£11.99 M&S See this forum thread for discussion of availability, which I am assured is in 150 stores
It's extraordinary how little is currently written outside Australia about Australian wine. This is perhaps a reaction to the intensity of past love affairs between British and American wine commentators and wine drinkers on the one hand and Australian wine on the other. Australian wine seems well and truly out of favour on both sides of the Atlantic and the strength of the Australian dollar has of course not helped.
Despite its grape glut, climate problems and domestic price wars, Australia is still making some extremely fine wine, however. And this particular wine, Torbreck, Marananga Dam 2005 Barossa Valley, has to be one of the greatest bargains on the British high street. Torbeck is one of the gold standard names of South Australia's most famous wine region, Barossa Valley. Its top wine RunRig has just been elevated to the top rank (Exceptional) of the new Langton's Classification of fine Australian wine and Torbreck's Descendant, the Barossa's first co-fermented Shiraz/Viognier blend, was officially classified Excellent.
Most of Torbreck's wines are priced so as to reflect the status of Dave Powell's winery and famously ancient vines. Indeed he has just released a new single-vineyard Shiraz which, according to Sydney Morning Herald wine writer Huon Hooke, is the most expensive current-release Australian wine. Dave Powell reported to me recently, 'we have already sold three of the four hundred dozen bottles produced, none of which is in the US, and with little or no press coverage, hopefully a measure of the trustworthiness of the brand'.
So a mature wine from Torbreck is something not to be sniffed at, and to find one that tastes delicious, has benefited from five years' ageing and is available at 150 M &S stores in the UK for just £11.99 is unusual to say the least. It is also selling out fast, so I advise wine-loving Brits to take advantage of the offer while they can if they enjoy warm, gentle, rich Rhôneish blends without a hint of oak or tannin. This blend is made up of the offcuts from Torbreck's unoaked Juveniles blend and the rather more complex Steading blend of old-vine Shiraz, Mourvèdre and Grenache and this was my somewhat fanciful tasting note on it when I tasted it last month:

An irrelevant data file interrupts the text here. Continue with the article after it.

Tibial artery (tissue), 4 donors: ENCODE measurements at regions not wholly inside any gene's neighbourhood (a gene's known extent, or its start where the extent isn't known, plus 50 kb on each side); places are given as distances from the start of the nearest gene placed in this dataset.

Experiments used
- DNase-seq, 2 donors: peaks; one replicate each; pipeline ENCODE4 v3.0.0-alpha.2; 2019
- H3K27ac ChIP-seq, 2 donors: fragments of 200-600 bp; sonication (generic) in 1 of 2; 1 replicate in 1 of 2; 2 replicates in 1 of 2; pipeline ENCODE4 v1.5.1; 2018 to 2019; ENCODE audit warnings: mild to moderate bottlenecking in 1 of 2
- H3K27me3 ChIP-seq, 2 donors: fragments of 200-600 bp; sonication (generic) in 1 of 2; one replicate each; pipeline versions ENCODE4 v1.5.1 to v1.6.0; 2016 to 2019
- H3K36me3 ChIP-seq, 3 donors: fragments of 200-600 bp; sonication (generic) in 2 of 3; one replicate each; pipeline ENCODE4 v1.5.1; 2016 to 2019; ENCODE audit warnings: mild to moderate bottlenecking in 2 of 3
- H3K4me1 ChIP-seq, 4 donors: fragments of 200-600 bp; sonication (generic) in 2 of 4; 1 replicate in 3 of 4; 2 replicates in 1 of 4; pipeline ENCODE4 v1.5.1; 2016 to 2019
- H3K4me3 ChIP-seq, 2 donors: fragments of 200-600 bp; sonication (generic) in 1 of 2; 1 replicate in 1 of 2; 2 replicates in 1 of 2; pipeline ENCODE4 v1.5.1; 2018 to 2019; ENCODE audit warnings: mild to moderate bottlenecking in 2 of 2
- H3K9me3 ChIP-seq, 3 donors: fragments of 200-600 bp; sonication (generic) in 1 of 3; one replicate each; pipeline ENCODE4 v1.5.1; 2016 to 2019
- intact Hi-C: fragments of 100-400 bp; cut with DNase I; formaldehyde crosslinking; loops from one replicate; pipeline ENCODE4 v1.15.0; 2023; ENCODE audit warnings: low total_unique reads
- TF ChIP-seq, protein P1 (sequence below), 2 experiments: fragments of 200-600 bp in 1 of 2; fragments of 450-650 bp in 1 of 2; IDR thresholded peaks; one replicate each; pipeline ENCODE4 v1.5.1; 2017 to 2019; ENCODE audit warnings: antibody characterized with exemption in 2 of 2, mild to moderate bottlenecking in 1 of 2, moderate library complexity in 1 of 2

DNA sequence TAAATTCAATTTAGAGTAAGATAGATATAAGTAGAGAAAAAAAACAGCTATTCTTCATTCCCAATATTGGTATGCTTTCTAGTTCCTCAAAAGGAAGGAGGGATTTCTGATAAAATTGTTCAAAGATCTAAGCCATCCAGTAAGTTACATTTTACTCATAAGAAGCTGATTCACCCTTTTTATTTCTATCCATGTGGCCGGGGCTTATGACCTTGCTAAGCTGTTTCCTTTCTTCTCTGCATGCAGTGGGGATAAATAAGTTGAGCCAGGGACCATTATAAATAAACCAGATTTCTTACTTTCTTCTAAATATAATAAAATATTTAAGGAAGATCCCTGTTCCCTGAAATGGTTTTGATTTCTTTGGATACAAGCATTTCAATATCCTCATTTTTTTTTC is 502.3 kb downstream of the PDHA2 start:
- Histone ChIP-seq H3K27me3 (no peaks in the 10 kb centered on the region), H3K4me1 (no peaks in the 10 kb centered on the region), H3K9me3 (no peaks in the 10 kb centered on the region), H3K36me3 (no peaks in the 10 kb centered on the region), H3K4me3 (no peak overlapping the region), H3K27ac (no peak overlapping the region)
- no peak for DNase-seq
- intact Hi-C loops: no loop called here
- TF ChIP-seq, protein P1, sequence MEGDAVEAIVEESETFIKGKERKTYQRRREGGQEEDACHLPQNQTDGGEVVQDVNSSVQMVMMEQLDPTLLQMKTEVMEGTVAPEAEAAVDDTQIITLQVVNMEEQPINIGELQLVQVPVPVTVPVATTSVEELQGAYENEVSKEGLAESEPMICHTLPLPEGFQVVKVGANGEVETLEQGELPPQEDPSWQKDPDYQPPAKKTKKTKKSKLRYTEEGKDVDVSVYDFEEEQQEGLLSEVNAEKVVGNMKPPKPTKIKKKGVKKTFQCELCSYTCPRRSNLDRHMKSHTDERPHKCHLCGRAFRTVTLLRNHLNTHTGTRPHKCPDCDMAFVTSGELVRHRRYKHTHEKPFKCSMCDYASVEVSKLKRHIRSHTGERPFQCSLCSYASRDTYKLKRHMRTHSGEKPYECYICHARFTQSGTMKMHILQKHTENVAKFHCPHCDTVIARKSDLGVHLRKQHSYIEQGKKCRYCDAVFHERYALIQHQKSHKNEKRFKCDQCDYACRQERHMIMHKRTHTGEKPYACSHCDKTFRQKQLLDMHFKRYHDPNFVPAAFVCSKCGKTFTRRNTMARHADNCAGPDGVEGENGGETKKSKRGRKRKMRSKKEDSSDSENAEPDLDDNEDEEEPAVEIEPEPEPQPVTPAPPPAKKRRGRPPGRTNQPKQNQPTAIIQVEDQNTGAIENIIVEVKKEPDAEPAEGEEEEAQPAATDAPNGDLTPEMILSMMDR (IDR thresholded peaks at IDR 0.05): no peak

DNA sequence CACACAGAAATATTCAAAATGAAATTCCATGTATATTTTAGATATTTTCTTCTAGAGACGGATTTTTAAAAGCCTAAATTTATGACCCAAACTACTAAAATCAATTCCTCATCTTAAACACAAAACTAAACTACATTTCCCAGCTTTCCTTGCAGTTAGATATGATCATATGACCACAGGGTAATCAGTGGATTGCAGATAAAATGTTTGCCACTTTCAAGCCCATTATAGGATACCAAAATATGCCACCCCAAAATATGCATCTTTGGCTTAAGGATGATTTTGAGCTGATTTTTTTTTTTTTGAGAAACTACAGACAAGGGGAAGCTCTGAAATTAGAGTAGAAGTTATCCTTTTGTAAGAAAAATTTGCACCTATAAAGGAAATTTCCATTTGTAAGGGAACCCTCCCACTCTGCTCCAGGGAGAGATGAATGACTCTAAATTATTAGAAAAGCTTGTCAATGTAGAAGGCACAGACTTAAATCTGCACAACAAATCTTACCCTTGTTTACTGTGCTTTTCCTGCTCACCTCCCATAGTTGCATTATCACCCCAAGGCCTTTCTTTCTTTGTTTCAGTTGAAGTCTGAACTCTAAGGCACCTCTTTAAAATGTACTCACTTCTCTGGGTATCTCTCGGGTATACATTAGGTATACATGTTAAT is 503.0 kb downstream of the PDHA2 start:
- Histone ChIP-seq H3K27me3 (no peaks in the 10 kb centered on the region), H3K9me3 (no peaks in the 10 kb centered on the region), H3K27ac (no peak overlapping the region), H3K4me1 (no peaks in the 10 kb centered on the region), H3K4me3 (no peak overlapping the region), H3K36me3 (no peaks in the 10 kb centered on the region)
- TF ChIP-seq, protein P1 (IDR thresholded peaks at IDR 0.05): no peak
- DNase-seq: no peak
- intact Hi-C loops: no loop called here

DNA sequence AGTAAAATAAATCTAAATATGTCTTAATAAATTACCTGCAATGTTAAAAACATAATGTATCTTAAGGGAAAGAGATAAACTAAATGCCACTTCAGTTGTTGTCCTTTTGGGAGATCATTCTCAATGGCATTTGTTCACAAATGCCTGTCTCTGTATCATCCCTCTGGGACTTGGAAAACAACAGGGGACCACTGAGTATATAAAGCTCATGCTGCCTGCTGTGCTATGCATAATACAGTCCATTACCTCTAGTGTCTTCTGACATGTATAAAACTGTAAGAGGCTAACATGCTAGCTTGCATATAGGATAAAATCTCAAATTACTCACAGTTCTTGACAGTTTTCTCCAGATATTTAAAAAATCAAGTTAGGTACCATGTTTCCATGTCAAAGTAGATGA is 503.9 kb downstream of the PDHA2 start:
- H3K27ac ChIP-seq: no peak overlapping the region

'Scented, mild and very beguiling on the nose - though less obvious heat that I would have expected for a wine with 14.5% alcohol. Very gentle with notes of cocoa. Long and polished. All the rough edges have disappeared. Let it curl up on your palate... and enjoy a little firm kick on the end. Like a single-minded cat. Very good value.'
M&S declined the proposed 2006 blend and are currently in negotiation over the current batch from 2007, although the strength of the Australian dollar makes it highly unlikely that the 2007 would be available at this sort of price.
Be warned, however, this is not a classical, light, claret-like sort of wine. It is one to plunge into hedonistically - and with its softness could almost be sipped without food after a meal like a mature port. At the table, I'd pair it with mature cheddar or maybe even game.
I'm afraid this precise blend is available only in the UK at M&S but I can commend Torbreck's Cuvée Juveniles, originally blended especially for Tim Johnston's eponymous wine bar in Paris, to wine drinkers everywhere. This is another example of how GSMs – blends of Grenache, Shiraz/Syrah and Mataro/Mourvèdre – can be absolutely delicious without the aid of oak. It is still possible to find relatively mature vintages of Juveniles on the US market, presumably a reflection of how unfashionable Barossa Valley reds have become there. According to wine-searcher.com, the price of Juveniles in the US ranges from $16 to $35 a bottle, although one retailer is offering the 2005 at just $12.99 as I write.